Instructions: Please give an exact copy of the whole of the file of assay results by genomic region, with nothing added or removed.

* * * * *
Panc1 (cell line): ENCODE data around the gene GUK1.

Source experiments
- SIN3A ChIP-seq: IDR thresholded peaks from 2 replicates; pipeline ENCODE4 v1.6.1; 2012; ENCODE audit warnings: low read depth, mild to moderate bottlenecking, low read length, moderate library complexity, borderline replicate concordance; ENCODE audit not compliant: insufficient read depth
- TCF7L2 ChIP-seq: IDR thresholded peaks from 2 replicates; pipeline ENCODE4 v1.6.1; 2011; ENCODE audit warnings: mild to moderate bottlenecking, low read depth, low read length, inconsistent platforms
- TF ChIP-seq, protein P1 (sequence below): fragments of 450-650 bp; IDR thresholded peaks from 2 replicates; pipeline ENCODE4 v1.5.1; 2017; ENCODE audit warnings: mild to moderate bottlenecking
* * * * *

Panc1 (cell line): ENCODE data around the gene GUK1.

Source experiments
- SIN3A ChIP-seq: IDR thresholded peaks from 2 replicates; pipeline ENCODE4 v1.6.1; 2012; ENCODE audit warnings: low read depth, mild to moderate bottlenecking, low read length, moderate library complexity, borderline replicate concordance; ENCODE audit not compliant: insufficient read depth
- TCF7L2 ChIP-seq: IDR thresholded peaks from 2 replicates; pipeline ENCODE4 v1.6.1; 2011; ENCODE audit warnings: mild to moderate bottlenecking, low read depth, low read length, inconsistent platforms
- TF ChIP-seq, protein P1 (sequence below): fragments of 450-650 bp; IDR thresholded peaks from 2 replicates; pipeline ENCODE4 v1.5.1; 2017; ENCODE audit warnings: mild to moderate bottlenecking